a boost, and, before I knew it, I was throwing it in everything from cake batter to a homemade facial mist.
It was only a matter of time before more bottles bearing the faces of Paul and Patricia Bragg dotted my pantry. Anytime I’d walk down an aisle at my local mom n’ pop health food store, I’d discover another jar of something with the iconic yellow and red packaging: Sea Kelp Delight Seasoning (a blend of 24 herbs and spices), Braggberry Dressing (an antioxidant heavy mixed berry vinaigrette), Braggzymes (a dietary supplement with coenzyme Q10), Bragg Boost (if 5-hour Energy had an organic caffeine-free cousin). My shelves overfloweth with Bragg.
What makes Bragg different from the endless other healthy brands that fill the supermarket aisles these days? I love it for the nostalgic tagline on their bottles—“Health Crusaders Since 1912.” And because it isn’t a celebrity-established or venture-capital-backed “wellness brand.” And because they haven’t hired a branding specialist to create a font to lure millennials. Bragg just does Bragg.
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These are a few of my favorite things. PHOTO BY EMMA FISHMAN
For all the pioneering that Paul and his daughter Patricia have done in the health world, very few sources about the family exist. Founder Paul Bragg was born sometime between 1880 and 1895 in either Virginia or Indiana. His quest for health began after being diagnosed with tuberculosis at 16. Unsatisfied at the American doctors’ prognosis that he wasn’t going to survive, he traveled to Switzerland for alternative care. Apparently, in two years, he was cured by “sunshine, exercise and a diet of natural foods.” Just like Heidi! Upon his return to the states, he started his “global health crusade,” doing country-wide speaking tours and writing a weekly newspaper column that praised the benefits of following a healthy lifestyle, working out, and eating raw food.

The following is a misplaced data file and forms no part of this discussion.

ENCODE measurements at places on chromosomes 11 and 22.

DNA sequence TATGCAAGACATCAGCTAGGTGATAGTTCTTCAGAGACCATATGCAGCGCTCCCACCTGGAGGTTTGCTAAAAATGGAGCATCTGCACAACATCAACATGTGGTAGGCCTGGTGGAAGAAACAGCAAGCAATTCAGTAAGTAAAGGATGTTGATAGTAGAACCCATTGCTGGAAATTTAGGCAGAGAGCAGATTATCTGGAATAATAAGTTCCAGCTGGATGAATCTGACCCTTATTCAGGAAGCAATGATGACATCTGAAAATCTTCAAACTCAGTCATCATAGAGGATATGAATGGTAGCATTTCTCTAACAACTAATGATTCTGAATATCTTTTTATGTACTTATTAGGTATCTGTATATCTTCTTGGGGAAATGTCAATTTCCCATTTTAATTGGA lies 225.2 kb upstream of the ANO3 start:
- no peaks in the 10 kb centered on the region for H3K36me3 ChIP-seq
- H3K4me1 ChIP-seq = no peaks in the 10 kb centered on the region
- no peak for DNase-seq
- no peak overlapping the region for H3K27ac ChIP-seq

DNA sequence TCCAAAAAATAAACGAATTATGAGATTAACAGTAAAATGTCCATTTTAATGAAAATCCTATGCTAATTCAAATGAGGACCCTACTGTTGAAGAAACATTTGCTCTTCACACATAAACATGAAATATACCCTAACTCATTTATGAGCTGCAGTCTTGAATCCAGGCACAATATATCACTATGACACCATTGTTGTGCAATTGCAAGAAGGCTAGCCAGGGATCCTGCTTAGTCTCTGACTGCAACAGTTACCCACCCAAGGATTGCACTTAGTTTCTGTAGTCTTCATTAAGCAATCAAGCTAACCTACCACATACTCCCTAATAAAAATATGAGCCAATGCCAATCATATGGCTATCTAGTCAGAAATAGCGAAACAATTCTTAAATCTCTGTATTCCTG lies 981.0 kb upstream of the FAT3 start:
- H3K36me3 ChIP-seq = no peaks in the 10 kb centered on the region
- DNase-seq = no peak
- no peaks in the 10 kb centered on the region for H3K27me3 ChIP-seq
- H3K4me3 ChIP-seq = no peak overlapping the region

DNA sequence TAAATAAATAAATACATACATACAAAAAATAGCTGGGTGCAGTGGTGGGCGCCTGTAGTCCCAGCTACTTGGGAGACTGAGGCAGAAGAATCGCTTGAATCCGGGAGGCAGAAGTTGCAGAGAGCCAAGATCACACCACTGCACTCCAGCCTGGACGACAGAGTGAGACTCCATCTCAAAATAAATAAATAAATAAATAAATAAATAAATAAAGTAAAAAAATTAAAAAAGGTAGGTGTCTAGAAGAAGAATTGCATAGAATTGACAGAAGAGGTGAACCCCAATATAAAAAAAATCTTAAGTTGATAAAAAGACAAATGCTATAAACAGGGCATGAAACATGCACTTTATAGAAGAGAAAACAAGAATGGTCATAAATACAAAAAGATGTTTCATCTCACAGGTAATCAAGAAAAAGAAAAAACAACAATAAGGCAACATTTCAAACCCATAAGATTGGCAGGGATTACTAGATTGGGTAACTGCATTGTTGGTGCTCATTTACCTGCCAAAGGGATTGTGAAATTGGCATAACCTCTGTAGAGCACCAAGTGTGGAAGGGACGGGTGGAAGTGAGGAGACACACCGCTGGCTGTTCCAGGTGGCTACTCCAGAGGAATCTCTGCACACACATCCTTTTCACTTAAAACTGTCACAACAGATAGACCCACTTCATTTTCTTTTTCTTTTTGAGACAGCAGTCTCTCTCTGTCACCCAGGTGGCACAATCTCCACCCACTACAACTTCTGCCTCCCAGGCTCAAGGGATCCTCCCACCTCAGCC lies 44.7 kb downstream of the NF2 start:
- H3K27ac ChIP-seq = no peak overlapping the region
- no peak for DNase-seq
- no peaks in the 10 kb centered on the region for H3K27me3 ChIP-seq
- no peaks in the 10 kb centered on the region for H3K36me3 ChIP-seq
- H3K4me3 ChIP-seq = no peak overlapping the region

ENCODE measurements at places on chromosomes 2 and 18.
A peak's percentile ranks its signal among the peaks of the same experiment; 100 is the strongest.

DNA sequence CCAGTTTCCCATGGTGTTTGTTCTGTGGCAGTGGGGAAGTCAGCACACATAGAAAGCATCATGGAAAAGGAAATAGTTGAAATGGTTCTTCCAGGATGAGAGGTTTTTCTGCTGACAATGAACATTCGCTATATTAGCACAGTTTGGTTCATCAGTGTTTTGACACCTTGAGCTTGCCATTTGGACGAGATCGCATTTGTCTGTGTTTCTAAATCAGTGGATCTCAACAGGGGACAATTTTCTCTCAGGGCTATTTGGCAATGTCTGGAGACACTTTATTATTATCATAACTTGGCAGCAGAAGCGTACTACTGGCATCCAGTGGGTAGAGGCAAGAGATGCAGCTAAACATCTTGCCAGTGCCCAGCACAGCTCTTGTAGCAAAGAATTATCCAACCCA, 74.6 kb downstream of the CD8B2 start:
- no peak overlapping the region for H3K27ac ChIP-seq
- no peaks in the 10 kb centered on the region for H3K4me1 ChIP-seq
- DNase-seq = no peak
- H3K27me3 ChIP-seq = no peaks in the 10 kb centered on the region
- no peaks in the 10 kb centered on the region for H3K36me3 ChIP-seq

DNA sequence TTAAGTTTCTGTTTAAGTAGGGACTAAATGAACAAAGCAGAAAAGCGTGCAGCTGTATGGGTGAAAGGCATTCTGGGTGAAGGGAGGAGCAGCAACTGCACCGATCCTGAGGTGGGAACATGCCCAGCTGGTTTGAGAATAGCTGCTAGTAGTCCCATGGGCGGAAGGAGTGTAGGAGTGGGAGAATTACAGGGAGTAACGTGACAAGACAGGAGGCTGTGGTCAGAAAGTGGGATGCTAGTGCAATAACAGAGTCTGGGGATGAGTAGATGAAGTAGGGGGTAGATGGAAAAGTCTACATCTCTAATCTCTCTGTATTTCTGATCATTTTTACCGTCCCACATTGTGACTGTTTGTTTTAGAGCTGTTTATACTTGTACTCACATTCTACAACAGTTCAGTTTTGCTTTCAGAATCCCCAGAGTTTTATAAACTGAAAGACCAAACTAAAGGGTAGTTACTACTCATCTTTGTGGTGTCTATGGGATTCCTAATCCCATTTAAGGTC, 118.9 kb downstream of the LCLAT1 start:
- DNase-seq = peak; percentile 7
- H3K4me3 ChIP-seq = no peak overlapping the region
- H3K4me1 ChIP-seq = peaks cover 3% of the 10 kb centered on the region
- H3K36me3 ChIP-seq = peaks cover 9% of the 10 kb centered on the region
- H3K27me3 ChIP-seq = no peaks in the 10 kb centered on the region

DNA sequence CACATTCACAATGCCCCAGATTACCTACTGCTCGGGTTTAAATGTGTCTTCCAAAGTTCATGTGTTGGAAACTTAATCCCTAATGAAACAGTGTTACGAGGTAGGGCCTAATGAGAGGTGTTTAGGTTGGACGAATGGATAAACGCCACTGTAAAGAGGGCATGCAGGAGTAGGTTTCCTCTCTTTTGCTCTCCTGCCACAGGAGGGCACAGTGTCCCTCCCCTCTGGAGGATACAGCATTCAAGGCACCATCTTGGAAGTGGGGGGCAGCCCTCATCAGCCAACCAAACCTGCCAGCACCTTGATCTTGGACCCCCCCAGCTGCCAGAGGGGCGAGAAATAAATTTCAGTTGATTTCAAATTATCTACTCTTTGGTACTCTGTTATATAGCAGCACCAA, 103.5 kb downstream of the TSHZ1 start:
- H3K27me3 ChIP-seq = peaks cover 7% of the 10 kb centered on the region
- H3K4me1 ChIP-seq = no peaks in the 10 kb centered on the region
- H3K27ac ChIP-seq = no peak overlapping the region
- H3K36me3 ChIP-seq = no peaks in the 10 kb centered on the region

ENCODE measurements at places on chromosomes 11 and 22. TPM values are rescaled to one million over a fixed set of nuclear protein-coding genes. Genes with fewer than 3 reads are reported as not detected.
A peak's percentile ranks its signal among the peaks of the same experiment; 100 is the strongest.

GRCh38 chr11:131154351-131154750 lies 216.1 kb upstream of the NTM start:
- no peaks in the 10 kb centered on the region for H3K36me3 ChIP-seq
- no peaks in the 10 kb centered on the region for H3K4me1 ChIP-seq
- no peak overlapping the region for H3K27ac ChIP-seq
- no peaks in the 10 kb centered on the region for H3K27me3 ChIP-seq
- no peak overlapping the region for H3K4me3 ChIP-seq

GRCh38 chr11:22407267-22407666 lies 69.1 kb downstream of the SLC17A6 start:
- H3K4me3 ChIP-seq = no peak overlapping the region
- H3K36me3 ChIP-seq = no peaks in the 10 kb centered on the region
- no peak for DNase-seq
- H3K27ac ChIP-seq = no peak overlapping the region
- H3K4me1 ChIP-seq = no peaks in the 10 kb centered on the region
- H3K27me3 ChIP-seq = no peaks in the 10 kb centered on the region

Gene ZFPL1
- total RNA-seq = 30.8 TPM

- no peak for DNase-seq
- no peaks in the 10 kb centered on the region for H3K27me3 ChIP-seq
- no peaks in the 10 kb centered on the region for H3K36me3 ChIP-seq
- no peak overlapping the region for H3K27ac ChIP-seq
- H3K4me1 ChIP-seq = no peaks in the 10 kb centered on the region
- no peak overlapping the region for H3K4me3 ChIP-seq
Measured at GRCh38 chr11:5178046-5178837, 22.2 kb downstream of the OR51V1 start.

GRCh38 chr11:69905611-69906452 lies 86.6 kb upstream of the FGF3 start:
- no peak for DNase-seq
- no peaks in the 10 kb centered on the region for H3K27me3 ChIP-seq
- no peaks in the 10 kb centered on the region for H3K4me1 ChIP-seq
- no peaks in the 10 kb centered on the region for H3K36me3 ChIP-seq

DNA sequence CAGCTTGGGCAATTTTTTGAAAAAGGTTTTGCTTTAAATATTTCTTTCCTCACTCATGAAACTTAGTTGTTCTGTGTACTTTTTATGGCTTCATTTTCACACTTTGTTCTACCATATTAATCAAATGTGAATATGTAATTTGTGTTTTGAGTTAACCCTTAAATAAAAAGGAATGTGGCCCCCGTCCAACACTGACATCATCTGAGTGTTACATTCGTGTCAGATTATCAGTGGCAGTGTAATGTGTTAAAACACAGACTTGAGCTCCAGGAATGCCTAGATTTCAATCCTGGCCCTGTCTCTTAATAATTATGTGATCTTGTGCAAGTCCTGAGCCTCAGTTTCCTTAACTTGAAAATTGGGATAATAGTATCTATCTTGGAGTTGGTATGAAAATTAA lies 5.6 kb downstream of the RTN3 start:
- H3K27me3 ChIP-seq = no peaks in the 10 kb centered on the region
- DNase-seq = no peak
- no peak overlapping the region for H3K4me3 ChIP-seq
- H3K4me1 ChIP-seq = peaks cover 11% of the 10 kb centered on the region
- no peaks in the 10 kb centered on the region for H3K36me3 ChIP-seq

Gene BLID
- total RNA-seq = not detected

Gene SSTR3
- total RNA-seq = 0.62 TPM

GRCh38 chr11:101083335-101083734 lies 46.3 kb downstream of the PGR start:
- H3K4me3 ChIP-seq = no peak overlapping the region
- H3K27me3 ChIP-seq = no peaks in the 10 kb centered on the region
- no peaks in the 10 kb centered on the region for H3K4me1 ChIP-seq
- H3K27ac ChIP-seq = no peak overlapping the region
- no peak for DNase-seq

In the late 1920s, Bragg founded the “Bragg Health Center,” a restaurant and health food store in downtown Los Angeles. One website cites a bit of controversy—a lawsuit, questionable academic credentials—but nothing I could confirm. Bragg’s daughter-in-law, Patricia, now runs the business. She’s 89, loves hats, collects dolls, is wrinkle-free, and, as of 2015 anyway, wakes up “full of energy”—maybe because of all that ACV.
So what about all the health claims? According to their seminal tomb Bragg Healthy Lifestyle: Vital Living to 120!, their range of products will help you live longer, be thinner, and become the very best version of you by helping you find your personal “Garden of Eden”. Studies have shown that apple cider vinegar could be beneficial in lowering blood sugar, aiding in slight long term weight loss, and as a prebiotic to ease digestion. (Just don’t drink it straight—it’s tough on your teeth—and stick to just a couple of teaspoons a day because it can have adverse effects, like lowering potassium levels.) Soy and coconut aminos include building blocks like tryptophan and arginine that are essential to the formation of muscles and that supposedly remove toxins from our bodies.
But the truth is that I could care less if my condiments cure cancer. All I know is that a little spritz of soy aminos on my romaine is sometimes exactly what the salad doctor ordered. I turn to the apple cider vinegar first thing in the morning for the supposed metabolic boost. For the sweltering Southern California afternoons, there’s nothing better than one of their apple cider vinegar drinks. (I’m partial to the Limeade, maybe Ginger Spice in a pinch.) I can’t stop sprinkling their Sea Kelp Delight and nutritional yeast on everything from roasted cauliflower to sliced avocado.
I feel about Bragg the way some people feel about Coca Cola: I love it whether it’s good for me or not. I’m not really into “removing body sludge toxins” as Bragg’s ACV fact sheet promises, but I am into the taste, the iconic branding, and the fact that I can find it at just about every grocery store in LA, from Ralphs down the street to the indie natural foods store in the San Fernando Valley. And I love looking Mr. & Mrs. Bragg in the eye first thing in the morning as I put a teaspoon of their ACV into hot water and drink it down. Cheers, you two.
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